My introduction to Andrew Bird was while browsing the shelves of the small and rather wonderful record store People Independent Music of Guildford, Surrey. A superb Indie store packed with a range of genres and always something interesting or new, if you’re ever in the area check it out, it’s well worth a look. So, I’m standing there, browsing the Alternative/Indie section, I have one CD in hand, probably all I’m going to spend today and then this song kicks up, it’s beautiful, it reminds me of the Fleet Foxes, with a little Ryan Adams, but with a whole lot of violin and a little more subtlety, it’s sort of quirky as well. The guy next to me leans over to the counter and asks “Who is this?”, to which the girl replies with a smile “It’s Andrew Bird’s new album”, “Hmm…” the customer ponders for all of half a second, “I’ll take one!”. Handing the CD over in my hand to pay I echo, “You know what, I’ll take one as well”.
It was one of those moments I had to hear more on my own stereo, if I hadn’t bought that album there and then I’d be a mug. That’s a great start, first track of the new album and I’m totally sold, as was my fellow customer. I’m happy to report Break It Yourself delivers. I’d heard Birds name thrown around before, I’d heard his outstanding whistling skills (seriously, check it out – this song also features on this album), but never taken the time to check out his music properly. I was pleasantly surprised to find a sound that mixes beautiful strings with soft guitars and rock elements, arranged with just enough oddities to keep it fresh. It straddles modern acoustic songwriting and traditional folk music pretty comfortably and never feels like an unnatural or forced combination. Desperation Breeds elevates itself to one of my favourite album openers of the year beginning slow and brooding before bursting into life with beautiful flourishes of violin. These frequent the album and compliment most songs bringing the music alive with a bright and vibrant feel. The aforementioned whistling is there and is as excellent as ever, Bird really does have some skills and no matter what he is playing it all comes together so perfectly well with a natural and effortless flow. The short recording window and live studio recording only helps to give the album the organic, natural sound is presents. Pacing is graceful and mixes the uplifting with the more gentle mellow tracks.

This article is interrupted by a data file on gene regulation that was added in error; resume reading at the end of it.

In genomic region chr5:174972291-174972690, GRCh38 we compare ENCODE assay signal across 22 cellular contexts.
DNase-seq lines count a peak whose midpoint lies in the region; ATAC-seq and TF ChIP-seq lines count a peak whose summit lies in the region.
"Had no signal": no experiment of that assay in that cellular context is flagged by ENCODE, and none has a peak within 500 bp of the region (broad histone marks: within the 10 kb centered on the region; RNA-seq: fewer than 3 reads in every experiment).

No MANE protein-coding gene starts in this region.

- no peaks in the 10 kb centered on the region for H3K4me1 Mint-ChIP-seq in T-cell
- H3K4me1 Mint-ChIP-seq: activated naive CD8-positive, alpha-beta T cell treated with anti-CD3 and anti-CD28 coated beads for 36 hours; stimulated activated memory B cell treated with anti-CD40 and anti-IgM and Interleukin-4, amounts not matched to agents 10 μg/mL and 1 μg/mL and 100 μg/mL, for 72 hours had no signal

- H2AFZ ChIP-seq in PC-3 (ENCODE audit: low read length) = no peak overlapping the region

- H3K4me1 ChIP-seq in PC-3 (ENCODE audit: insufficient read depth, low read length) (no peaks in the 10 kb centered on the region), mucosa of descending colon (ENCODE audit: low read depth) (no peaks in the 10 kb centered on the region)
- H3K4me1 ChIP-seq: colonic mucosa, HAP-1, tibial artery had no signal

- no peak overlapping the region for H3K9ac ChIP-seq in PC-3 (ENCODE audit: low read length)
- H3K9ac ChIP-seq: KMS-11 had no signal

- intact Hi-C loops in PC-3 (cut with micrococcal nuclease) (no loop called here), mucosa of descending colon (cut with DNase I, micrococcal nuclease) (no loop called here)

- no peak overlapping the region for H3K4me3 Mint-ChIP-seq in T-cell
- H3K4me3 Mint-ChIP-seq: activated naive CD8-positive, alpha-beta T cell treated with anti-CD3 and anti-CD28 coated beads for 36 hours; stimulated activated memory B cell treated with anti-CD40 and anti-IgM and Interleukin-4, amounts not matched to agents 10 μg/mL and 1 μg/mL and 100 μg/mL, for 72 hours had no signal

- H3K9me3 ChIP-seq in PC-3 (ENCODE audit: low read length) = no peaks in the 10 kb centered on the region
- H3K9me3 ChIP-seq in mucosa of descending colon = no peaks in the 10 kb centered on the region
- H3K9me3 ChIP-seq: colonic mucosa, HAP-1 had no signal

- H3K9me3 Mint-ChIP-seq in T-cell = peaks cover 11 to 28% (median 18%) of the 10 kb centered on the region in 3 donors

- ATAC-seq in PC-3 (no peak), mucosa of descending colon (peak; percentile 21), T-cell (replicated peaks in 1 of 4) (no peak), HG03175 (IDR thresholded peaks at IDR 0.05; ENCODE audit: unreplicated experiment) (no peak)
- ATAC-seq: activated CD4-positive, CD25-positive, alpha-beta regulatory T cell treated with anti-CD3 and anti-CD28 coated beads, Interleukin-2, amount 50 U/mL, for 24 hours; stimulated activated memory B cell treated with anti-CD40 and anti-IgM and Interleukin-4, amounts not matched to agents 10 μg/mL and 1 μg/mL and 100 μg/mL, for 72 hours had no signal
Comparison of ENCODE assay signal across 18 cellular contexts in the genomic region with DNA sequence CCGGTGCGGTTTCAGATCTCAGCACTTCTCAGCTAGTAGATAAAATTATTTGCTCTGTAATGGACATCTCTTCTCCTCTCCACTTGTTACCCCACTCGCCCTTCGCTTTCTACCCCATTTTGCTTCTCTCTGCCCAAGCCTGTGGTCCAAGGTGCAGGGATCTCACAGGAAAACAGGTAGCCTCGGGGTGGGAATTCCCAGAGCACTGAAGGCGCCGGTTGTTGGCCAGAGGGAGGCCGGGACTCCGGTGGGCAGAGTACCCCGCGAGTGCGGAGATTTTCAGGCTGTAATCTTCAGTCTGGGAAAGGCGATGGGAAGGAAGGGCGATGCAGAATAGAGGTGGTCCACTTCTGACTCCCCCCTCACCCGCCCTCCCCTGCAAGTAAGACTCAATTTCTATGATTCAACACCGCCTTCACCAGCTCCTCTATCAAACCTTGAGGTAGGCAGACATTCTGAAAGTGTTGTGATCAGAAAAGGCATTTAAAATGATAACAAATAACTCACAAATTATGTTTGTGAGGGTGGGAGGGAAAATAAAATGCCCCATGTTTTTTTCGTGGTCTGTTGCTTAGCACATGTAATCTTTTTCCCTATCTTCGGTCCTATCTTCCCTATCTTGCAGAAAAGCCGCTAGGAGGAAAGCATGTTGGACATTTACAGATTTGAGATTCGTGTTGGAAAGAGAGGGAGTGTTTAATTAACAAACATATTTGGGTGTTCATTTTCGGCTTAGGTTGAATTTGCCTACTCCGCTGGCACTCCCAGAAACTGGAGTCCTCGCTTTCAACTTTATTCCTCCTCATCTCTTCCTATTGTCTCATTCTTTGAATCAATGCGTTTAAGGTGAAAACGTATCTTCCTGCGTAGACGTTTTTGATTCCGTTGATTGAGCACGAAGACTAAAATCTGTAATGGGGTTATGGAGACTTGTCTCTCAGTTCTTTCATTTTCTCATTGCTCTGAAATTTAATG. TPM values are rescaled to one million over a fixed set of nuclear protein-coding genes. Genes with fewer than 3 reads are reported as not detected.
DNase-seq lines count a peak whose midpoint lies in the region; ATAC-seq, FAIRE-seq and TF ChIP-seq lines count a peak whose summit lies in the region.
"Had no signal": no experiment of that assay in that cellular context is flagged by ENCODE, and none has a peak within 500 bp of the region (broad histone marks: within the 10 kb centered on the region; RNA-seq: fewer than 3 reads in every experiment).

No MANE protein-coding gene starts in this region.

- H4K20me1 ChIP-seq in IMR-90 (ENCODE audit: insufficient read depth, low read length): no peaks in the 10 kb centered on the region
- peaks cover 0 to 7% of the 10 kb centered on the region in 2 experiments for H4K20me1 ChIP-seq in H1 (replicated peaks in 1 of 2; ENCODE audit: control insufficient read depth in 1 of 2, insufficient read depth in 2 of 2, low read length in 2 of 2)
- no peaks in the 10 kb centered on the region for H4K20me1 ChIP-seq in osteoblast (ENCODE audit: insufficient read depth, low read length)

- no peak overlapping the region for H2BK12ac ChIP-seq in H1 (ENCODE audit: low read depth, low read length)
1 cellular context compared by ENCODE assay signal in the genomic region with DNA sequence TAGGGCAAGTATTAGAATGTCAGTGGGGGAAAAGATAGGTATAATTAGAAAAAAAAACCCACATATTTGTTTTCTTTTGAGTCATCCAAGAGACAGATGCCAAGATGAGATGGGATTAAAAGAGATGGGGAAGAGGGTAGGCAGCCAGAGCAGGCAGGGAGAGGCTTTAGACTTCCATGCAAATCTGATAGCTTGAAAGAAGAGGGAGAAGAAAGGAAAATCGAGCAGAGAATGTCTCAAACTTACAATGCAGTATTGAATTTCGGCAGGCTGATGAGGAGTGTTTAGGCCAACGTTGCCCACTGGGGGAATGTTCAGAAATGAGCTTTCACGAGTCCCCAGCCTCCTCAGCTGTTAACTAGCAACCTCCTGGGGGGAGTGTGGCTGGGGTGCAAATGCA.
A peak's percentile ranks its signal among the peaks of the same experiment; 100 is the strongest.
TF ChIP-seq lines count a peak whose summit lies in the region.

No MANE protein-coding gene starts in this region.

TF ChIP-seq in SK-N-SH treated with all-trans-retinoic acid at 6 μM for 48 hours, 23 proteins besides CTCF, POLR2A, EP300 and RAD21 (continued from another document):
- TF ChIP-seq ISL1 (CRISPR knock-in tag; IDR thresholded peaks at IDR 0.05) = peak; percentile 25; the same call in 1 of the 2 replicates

The only complaints I have are aimed at the latter half which drags slightly before soaring again with the absolutely superb Hole in the Ocean Floor. It never becomes wearisome however and overall it can be taken as a very well rounded full-length. It’s worth keeping in mind that this is my first Andrew Bird album so I cannot compare it to previous releases, but it’s definitely a great place to start and I can safely say I’ve come away a fan.
Andrew lacks a website at the moment but check him out on facebook if you want to keep up with news and tour info.